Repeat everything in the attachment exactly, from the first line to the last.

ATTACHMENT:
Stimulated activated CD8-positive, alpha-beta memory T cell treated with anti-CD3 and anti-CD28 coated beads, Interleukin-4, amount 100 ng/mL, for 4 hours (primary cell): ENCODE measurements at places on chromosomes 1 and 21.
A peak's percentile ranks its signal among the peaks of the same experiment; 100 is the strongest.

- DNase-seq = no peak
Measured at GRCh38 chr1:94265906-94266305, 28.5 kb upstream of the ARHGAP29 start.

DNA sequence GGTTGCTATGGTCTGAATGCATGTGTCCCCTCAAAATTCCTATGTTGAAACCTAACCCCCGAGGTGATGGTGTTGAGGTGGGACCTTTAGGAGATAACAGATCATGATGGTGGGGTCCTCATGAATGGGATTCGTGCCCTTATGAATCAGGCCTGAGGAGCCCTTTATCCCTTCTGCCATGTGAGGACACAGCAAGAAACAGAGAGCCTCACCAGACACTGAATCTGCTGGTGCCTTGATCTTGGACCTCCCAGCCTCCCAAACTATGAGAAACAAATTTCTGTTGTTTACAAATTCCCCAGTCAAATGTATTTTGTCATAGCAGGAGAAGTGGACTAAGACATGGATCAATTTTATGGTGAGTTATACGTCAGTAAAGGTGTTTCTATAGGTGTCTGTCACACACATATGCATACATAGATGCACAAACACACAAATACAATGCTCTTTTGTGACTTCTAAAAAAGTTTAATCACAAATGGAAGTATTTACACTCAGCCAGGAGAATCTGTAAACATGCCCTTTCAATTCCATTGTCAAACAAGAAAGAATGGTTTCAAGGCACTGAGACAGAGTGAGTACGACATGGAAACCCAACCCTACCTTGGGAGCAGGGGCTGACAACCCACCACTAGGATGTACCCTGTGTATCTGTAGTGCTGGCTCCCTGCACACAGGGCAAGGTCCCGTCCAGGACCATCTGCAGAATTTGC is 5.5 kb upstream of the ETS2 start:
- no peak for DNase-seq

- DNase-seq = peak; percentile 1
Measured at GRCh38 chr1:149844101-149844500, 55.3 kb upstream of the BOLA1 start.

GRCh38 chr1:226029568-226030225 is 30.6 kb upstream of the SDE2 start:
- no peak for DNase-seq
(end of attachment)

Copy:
Stimulated activated CD8-positive, alpha-beta memory T cell treated with anti-CD3 and anti-CD28 coated beads, Interleukin-4, amount 100 ng/mL, for 4 hours (primary cell): ENCODE measurements at places on chromosomes 1 and 21.
A peak's percentile ranks its signal among the peaks of the same experiment; 100 is the strongest.

- DNase-seq = no peak
Measured at GRCh38 chr1:94265906-94266305, 28.5 kb upstream of the ARHGAP29 start.

DNA sequence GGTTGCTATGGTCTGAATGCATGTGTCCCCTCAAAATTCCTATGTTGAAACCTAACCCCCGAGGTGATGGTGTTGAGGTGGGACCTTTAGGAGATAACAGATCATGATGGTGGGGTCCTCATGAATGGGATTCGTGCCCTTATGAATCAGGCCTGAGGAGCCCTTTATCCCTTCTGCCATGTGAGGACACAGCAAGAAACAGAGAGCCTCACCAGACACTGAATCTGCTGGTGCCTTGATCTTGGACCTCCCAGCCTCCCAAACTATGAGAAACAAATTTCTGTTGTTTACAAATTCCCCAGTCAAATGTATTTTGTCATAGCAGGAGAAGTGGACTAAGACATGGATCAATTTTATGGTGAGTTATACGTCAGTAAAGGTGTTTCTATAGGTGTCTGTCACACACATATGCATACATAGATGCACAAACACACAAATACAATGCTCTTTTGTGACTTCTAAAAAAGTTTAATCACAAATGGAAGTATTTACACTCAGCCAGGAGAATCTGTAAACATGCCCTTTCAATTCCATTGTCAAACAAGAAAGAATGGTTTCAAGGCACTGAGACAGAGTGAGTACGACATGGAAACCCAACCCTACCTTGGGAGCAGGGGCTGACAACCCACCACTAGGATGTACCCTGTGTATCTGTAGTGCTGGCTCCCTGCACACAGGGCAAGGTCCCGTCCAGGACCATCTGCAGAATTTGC is 5.5 kb upstream of the ETS2 start:
- no peak for DNase-seq

- DNase-seq = peak; percentile 1
Measured at GRCh38 chr1:149844101-149844500, 55.3 kb upstream of the BOLA1 start.

GRCh38 chr1:226029568-226030225 is 30.6 kb upstream of the SDE2 start:
- no peak for DNase-seq